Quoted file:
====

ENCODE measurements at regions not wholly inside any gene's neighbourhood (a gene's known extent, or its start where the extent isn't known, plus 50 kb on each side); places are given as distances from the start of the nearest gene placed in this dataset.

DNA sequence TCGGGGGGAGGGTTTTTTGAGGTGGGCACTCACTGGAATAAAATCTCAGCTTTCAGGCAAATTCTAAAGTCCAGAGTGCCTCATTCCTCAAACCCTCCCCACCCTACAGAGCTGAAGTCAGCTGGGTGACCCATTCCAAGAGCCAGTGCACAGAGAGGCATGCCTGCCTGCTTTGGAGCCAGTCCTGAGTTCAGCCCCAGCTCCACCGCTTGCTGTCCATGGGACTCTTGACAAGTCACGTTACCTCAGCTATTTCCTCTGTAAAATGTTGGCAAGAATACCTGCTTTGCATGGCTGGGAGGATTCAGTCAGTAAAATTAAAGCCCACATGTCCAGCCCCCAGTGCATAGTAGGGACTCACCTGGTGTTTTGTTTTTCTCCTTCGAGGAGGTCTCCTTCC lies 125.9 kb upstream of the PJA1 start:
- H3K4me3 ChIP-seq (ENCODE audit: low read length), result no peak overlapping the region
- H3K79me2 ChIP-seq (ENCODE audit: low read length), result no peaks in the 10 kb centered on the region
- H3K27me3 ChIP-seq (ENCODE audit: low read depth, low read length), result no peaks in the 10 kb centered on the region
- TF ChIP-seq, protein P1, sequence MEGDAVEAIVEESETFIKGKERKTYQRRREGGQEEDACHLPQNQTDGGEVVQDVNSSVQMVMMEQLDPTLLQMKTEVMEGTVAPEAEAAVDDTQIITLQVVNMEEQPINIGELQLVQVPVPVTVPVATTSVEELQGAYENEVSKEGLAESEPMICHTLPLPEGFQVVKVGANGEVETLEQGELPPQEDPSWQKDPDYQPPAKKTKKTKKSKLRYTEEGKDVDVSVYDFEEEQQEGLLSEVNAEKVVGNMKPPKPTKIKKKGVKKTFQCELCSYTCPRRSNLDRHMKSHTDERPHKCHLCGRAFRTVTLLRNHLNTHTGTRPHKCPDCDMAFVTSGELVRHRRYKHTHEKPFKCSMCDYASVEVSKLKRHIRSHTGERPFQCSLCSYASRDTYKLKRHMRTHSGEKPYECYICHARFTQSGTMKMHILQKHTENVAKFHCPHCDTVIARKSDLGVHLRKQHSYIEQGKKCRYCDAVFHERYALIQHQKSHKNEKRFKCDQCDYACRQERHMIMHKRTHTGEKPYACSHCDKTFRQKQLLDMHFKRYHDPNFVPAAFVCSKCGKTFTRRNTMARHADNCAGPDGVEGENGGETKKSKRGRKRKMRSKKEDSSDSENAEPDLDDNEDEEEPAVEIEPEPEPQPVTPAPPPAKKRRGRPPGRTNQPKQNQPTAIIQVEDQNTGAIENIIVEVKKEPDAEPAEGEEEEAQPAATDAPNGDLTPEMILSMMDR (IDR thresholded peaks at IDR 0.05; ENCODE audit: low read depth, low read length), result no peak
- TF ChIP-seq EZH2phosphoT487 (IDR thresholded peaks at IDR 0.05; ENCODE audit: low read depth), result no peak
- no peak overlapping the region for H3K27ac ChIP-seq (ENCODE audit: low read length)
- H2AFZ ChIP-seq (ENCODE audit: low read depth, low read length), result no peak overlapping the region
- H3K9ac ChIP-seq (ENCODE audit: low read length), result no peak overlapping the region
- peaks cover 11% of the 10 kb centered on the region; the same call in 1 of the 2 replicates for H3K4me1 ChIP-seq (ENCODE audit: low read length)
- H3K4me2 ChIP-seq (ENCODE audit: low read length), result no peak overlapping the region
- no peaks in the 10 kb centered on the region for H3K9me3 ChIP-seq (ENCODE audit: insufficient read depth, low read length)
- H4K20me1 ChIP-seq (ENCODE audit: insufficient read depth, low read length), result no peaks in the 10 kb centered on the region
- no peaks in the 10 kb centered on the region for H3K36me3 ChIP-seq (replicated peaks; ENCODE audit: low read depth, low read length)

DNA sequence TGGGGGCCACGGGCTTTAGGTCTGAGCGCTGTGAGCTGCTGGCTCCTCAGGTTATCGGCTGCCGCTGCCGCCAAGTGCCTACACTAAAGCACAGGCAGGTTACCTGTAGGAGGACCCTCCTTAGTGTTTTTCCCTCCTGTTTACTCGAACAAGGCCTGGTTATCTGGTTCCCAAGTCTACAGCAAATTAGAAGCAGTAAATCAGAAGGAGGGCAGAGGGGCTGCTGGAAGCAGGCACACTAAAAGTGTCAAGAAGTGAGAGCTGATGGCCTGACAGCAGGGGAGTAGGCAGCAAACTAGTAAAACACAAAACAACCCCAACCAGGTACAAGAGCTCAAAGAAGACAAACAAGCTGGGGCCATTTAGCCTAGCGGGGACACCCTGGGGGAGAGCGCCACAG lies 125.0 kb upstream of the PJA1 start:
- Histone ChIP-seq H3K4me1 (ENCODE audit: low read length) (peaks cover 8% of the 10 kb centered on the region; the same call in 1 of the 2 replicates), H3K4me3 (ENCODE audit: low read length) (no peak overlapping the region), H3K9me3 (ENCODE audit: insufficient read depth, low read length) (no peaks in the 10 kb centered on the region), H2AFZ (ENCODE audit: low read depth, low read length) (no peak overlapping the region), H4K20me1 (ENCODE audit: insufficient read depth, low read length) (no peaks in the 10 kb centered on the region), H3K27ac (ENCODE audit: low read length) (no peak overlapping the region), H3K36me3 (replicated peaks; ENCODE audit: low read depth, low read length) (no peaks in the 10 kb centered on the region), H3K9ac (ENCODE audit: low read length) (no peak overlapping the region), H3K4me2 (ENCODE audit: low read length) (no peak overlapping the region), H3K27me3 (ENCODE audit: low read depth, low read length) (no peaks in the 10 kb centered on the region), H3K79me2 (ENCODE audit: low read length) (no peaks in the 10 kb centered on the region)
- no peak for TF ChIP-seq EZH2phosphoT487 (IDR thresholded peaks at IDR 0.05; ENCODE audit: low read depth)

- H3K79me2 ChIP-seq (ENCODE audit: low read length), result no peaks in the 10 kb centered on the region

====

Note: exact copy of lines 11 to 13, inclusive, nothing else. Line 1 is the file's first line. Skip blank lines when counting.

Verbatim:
- peaks cover 11% of the 10 kb centered on the region; the same call in 1 of the 2 replicates for H3K4me1 ChIP-seq (ENCODE audit: low read length)
- H3K4me2 ChIP-seq (ENCODE audit: low read length), result no peak overlapping the region
- no peaks in the 10 kb centered on the region for H3K9me3 ChIP-seq (ENCODE audit: insufficient read depth, low read length)